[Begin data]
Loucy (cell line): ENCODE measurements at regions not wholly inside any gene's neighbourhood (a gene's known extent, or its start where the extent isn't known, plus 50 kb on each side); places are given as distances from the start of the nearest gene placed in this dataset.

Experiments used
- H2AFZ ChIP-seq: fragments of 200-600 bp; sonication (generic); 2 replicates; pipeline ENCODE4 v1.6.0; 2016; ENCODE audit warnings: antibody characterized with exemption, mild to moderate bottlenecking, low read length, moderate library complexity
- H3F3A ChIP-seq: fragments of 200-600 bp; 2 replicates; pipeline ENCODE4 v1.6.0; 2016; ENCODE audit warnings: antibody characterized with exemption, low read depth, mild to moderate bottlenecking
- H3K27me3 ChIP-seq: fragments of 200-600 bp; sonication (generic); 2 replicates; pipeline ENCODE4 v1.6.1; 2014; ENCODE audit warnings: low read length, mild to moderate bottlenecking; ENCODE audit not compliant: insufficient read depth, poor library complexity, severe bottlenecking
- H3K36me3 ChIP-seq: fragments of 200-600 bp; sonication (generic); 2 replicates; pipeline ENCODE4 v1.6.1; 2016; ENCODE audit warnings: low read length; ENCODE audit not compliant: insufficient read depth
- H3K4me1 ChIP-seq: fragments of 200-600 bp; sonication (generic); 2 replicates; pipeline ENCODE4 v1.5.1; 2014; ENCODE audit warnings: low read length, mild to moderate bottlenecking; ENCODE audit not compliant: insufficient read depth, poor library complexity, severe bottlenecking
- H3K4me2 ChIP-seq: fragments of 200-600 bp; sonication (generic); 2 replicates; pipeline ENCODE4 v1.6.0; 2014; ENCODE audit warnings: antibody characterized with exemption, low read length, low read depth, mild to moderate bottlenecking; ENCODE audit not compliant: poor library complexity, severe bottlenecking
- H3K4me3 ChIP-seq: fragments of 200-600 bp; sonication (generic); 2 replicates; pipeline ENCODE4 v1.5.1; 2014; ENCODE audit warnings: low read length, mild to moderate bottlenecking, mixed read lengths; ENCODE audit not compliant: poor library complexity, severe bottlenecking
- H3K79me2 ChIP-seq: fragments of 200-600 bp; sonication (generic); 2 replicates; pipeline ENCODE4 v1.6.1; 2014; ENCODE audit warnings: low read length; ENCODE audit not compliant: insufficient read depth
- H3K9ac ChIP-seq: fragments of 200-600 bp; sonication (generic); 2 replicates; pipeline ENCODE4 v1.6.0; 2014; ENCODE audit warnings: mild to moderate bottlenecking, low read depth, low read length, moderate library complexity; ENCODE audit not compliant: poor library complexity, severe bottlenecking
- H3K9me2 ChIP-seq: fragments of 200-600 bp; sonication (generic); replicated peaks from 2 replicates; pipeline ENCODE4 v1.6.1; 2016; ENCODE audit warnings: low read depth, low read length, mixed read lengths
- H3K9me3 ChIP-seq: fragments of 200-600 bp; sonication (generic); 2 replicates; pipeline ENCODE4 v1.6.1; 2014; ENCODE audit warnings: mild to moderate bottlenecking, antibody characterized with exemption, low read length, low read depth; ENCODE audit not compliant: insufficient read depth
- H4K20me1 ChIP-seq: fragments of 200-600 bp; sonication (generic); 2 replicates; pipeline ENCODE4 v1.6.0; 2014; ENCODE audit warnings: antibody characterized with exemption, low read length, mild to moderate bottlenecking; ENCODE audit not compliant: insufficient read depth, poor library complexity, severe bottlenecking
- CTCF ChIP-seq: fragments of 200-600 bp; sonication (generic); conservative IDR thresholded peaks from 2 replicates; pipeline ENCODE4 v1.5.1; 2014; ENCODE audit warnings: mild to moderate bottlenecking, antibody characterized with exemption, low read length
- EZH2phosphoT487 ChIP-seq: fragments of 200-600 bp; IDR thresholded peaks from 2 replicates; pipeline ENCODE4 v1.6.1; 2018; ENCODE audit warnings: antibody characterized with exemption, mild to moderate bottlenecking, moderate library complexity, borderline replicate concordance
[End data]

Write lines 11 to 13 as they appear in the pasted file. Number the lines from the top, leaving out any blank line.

- H3K9ac ChIP-seq: fragments of 200-600 bp; sonication (generic); 2 replicates; pipeline ENCODE4 v1.6.0; 2014; ENCODE audit warnings: mild to moderate bottlenecking, low read depth, low read length, moderate library complexity; ENCODE audit not compliant: poor library complexity, severe bottlenecking
- H3K9me2 ChIP-seq: fragments of 200-600 bp; sonication (generic); replicated peaks from 2 replicates; pipeline ENCODE4 v1.6.1; 2016; ENCODE audit warnings: low read depth, low read length, mixed read lengths
- H3K9me3 ChIP-seq: fragments of 200-600 bp; sonication (generic); 2 replicates; pipeline ENCODE4 v1.6.1; 2014; ENCODE audit warnings: mild to moderate bottlenecking, antibody characterized with exemption, low read length, low read depth; ENCODE audit not compliant: insufficient read depth